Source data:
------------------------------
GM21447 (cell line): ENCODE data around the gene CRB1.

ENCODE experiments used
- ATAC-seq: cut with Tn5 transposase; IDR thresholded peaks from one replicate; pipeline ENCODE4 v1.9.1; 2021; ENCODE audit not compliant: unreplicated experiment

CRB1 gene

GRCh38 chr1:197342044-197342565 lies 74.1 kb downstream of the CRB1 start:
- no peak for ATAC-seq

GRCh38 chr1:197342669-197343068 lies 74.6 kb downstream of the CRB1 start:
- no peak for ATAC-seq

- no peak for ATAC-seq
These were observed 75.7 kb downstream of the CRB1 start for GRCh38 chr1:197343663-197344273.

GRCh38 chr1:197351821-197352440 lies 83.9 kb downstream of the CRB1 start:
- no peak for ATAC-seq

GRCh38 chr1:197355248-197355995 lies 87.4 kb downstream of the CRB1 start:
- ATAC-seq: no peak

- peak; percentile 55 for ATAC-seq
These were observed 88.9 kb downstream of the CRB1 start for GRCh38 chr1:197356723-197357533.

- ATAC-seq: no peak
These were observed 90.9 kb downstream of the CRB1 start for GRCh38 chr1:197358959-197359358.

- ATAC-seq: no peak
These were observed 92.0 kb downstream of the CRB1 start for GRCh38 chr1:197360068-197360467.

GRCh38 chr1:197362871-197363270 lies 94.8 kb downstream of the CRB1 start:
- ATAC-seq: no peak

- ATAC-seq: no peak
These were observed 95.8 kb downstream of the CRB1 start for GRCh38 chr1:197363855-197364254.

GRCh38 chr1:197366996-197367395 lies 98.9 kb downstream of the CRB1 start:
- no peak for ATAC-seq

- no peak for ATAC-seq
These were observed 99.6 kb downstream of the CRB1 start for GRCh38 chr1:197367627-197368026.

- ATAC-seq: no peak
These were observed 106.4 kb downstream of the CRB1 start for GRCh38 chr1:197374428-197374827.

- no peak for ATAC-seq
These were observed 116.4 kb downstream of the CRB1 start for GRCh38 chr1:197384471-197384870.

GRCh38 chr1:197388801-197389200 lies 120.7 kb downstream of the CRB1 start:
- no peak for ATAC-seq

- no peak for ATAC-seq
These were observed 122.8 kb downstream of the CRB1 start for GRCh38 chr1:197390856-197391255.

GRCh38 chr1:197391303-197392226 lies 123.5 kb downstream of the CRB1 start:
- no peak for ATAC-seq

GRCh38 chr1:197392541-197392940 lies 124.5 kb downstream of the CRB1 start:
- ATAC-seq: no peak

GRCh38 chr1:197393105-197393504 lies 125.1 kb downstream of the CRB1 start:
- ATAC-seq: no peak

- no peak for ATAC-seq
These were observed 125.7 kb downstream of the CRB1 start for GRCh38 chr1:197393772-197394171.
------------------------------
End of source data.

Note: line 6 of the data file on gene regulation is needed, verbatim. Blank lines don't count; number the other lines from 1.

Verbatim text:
- no peak for ATAC-seq